Friday, 25 September 2020

A Long Petal of the Sea? Not my cup of tea.

A Long Petal of the Sea Our book club choice for August was Isabel Allende's A Long Petal of the Sea, published in 2019. Len and Yvonne are fans of the Chilean writer and were keen to read it.

She's a new author for me. Allende's Wikipedia page was encouraging, mentioning magical realism and saying her novels are often based on historical events and real-life individuals. As for A Long Petal of the Sea, it ticked quite a few of my boxes. The opening part is set during the Spanish Civil War, a conflict I know little about, during a period of time that I find fascinating - the 1930s, economic depression, competing ideologies of Marxism and Fascism, the run-up to World War II. With a couple of weeks to spare before book club I read George Orwell's Homage to Catalonia and then sat down to immerse myself in Allende's tome.

Thursday, 24 September 2020

Period Piece: charmingly fearful of the lower classes

Period Piece: A Cambridge Childhood It's been difficult keeping Book Club going since March. Some members returned to their native land for lockdown, and most of our group are technologically challenged so Zoom is out. You can't imagine the relief when the rules eased and Sian invited the remaining four of us round to hers to discuss her book choice, Gwen Ravarat's Period Piece: A Cambridge Childhood. Much as I love The Dog, I was euphoric with the prospect of finally seeing someone other than my partner and somewhere other than the walls of our apartment.

There was me, Sian, Bernard, Marco, and Susan, white bread smeared with salted butter and topped with smoked salmon, and a glass of white wine, which always helps lubricate the discussion.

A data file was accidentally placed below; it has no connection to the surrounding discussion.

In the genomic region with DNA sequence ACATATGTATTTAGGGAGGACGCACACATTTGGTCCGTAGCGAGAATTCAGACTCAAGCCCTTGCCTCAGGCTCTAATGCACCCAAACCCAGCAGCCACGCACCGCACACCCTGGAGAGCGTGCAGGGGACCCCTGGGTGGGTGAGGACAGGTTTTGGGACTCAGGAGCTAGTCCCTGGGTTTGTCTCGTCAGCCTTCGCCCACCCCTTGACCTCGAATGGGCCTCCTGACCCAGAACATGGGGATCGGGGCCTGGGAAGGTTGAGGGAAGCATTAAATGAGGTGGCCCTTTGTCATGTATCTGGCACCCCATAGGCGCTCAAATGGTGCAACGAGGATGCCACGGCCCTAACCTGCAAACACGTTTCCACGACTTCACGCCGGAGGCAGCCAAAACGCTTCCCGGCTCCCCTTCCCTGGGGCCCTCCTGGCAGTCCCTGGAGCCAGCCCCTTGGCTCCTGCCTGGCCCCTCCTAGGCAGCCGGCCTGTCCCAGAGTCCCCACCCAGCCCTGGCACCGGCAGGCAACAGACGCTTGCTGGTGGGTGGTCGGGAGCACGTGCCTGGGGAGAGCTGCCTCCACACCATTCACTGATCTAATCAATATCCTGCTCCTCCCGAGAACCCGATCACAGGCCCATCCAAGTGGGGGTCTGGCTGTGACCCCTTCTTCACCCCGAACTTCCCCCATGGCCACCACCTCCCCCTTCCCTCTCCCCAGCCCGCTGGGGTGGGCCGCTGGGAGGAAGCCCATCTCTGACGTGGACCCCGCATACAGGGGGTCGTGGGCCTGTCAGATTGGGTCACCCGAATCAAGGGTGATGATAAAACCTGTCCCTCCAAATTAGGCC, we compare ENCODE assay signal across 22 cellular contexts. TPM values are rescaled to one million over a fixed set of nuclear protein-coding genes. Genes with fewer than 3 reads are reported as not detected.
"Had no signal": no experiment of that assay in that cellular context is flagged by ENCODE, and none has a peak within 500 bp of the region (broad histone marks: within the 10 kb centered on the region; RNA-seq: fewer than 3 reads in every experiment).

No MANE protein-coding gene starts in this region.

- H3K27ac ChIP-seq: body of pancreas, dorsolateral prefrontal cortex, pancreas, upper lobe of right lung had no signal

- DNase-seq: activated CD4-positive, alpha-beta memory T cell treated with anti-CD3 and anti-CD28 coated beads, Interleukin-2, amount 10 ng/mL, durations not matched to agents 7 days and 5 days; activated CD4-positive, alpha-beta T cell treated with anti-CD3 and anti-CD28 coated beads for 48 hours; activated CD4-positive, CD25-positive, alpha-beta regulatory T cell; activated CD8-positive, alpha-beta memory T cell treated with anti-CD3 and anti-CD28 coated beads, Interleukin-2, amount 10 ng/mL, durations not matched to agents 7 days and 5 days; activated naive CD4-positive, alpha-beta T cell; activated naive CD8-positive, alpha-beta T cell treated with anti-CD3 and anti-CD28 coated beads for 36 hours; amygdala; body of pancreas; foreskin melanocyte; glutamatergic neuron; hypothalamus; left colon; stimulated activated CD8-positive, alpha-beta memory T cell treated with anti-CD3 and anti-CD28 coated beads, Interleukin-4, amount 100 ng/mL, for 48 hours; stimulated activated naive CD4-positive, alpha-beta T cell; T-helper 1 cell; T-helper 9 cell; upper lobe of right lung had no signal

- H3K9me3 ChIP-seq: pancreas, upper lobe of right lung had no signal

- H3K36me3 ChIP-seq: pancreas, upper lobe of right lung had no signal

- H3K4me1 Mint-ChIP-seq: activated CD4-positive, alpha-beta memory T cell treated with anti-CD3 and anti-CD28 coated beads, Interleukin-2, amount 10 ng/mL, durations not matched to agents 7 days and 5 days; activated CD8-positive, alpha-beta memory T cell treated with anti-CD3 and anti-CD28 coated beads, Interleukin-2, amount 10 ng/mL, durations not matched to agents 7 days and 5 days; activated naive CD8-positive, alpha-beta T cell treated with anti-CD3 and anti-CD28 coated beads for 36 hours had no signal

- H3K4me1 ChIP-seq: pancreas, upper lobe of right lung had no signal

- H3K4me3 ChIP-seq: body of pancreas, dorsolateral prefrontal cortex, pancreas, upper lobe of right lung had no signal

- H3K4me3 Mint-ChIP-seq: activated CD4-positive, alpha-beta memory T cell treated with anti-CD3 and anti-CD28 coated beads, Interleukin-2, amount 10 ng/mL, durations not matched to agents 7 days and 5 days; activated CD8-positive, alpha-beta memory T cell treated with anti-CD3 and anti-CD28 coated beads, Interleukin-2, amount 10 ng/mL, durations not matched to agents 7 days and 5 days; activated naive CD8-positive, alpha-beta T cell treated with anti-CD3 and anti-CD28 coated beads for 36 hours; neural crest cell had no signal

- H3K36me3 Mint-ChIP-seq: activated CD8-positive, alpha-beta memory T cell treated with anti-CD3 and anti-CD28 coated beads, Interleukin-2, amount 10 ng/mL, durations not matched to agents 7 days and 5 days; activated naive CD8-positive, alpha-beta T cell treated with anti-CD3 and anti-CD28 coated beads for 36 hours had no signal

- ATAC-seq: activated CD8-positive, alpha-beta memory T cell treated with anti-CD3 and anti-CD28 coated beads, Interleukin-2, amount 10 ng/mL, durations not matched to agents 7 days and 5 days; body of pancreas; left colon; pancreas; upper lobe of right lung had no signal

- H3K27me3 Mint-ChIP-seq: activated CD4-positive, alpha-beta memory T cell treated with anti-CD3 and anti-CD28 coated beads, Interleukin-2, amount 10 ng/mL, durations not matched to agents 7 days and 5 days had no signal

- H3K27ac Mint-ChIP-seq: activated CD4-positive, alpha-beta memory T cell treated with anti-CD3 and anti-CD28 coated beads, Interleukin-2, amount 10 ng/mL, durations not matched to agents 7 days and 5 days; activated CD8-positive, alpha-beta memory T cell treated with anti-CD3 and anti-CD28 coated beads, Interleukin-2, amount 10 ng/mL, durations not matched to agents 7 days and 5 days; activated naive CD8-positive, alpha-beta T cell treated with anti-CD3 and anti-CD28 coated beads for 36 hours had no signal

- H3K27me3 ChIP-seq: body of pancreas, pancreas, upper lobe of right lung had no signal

So what about the book?

Monday, 31 August 2020

Rats as big as cats

Homage to Catalonia You have to admire the courage of war correspondents, the journalists who place themselves in the middle of a conflict in order to bring us reports of the fighting and destruction and its effects on citizens. In December 1936, six months after the start of the Spanish Civil War, George Orwell travelled to Spain "with some notion of writing newspaper articles". Unlike today's reporters he went a step further. He promptly joined the militia, "because at that time and in that atmosphere it seemed the only conceivable thing to do". It's rather a lame explanation, ill-considered and reckless considering what happened next.

Thursday, 20 August 2020

Excusing Barbara Cartland

I had a good laugh at Barbara Cartland's expense after finishing Mission to Monte Carlo. I texted my literary chum who sniggered, thanks for the heads up, just in case I have a lobotomy and reach for one of her tomes. Why would anyone ever read a Barbara Cartland?

I emailed my sister next, chortling that my IQ had dropped several points. She said that our nan used read the fuchsia-frocked novelist's books. Really? I paused to consider what this working class woman born in the first decade of the 20th century might see in the candy floss stories.

Thursday, 6 August 2020

Romantic fiction or psychological manipulation?

Mission to Monte Carlo I just read my first, and last, Barbara Cartland book, Mission to Monte Carlo. It's a piece of romantic fluff set at the turn of the 20th century and so absurd that I had to imagine it was a parody of itself in order to get to the end. But while I sniggered through its seven chapters, the "happy" ending left me uneasy and fearful for the future of its heroine. I know it's only fiction, but hear me out.

Spoiler Alert